Is It OK to Kiss the Interviewer?

Author ‘appalled’ by ignorance about hiring, retention, work conditions

By Dana Wilkie Jan 13, 2014

​Here’s the first thing one wants to ask Jane Sunley: 

“What on earth inspired the title of your new book, It’s Never OK to Kiss the Interviewer?” 

Turns out a graduate student approached Sunley after her lecture at a London business school and asked, “If the interviewer is a lady, it’s OK to give her a kiss, yes?”

“I said ‘Absolutely not,’ ” recalled Sunley, founder of Purple Cubed, a London-based company that helps employers attract, engage and retain workers. “I was appalled that someone at that level of education would think that was OK. Then I thought, ‘If they don’t know that, what else don’t they know?’ ”

Hence, Sunley wrote her book (LID Publishing, January 2014), which not only helps employees grasp the “secrets to surviving, thriving and high fiving at work”—which is the book’s subtitle—but also shows companies what they can do to ensure they make great hires, and keep them.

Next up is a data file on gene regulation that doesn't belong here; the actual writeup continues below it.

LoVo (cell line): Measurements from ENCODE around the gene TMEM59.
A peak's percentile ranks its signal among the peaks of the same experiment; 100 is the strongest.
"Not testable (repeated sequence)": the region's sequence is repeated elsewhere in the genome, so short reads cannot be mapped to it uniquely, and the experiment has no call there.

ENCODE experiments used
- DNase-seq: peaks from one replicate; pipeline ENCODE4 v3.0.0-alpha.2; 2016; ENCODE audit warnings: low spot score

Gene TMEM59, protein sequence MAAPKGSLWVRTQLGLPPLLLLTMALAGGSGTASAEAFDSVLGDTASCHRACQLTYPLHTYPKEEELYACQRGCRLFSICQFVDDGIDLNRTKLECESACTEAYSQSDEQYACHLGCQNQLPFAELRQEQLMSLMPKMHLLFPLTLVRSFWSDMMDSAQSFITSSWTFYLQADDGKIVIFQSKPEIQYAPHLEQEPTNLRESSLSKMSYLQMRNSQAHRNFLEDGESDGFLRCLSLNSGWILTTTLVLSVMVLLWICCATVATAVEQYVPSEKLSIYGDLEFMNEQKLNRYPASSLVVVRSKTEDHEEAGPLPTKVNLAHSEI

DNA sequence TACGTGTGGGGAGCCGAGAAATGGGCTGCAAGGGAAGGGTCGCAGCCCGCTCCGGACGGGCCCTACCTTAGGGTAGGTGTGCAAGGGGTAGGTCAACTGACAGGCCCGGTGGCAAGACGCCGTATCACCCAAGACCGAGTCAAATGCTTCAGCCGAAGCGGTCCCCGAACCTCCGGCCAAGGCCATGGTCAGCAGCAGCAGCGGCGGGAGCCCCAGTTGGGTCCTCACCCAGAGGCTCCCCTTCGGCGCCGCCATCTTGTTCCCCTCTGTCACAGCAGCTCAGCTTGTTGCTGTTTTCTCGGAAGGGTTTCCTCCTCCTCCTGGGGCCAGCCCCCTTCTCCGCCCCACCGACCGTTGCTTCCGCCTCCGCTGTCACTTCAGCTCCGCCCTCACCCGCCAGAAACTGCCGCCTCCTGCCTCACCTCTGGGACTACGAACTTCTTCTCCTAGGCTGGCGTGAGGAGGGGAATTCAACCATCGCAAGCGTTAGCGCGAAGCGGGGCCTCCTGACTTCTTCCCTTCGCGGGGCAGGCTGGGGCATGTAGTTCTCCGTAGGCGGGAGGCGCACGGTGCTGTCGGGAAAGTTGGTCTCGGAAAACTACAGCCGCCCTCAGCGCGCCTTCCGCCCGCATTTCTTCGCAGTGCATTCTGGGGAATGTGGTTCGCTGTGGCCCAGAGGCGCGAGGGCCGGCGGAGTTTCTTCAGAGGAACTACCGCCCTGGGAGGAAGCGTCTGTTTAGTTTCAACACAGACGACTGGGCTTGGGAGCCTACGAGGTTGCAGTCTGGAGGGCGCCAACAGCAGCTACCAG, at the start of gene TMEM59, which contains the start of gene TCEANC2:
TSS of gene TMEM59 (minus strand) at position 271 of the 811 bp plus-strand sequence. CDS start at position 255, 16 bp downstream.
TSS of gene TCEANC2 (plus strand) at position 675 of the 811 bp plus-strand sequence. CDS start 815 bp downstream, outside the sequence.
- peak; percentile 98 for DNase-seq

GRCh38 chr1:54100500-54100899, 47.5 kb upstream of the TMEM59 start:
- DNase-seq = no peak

(One hint: No kissing in interviews.) 

While the book is aimed at job applicants, it holds truths for HR professionals, too: Figure out if the candidate’s values are in line with the company’s; make sure the applicant’s skills, attitude and work style are a good fit for the job; and find ways to make the new hire’s transition into the organization relatively seamless. 

Question of values 

The author moves beyond these HR adages, giving concrete, down-to-earth specifics. For instance, although most reputable companies have “values” statements, they mean zilch, Sunley said in an interview, if companies “stick them on a wall and expect everyone to” adhere. 

“This is where people go wrong,” she said, adding that it’s a mistake for managers to adopt a value and then “assume everyone knows what it means. It’s not just about trite words like ‘integrity’ and ‘honesty’ and blah, blah, blah … it’s about what those words mean to the person.” 

So if a company values “customer service,” then it must define what that means in everyday practice—and ask a job candidate to state her own definition. 

“It might look different to different people,” Sunley noted. “Everyone’s going to say things like, ‘The customer is always right,’ and ‘Make sure the customer is happy.’ But I’d say, ‘What about when the customer is wrong? What did you do? Because the customer isn’t always right, is he?’ Did [the applicant] tell the customer he was wrong in the right way? What was the outcome?” 

A Snug Fit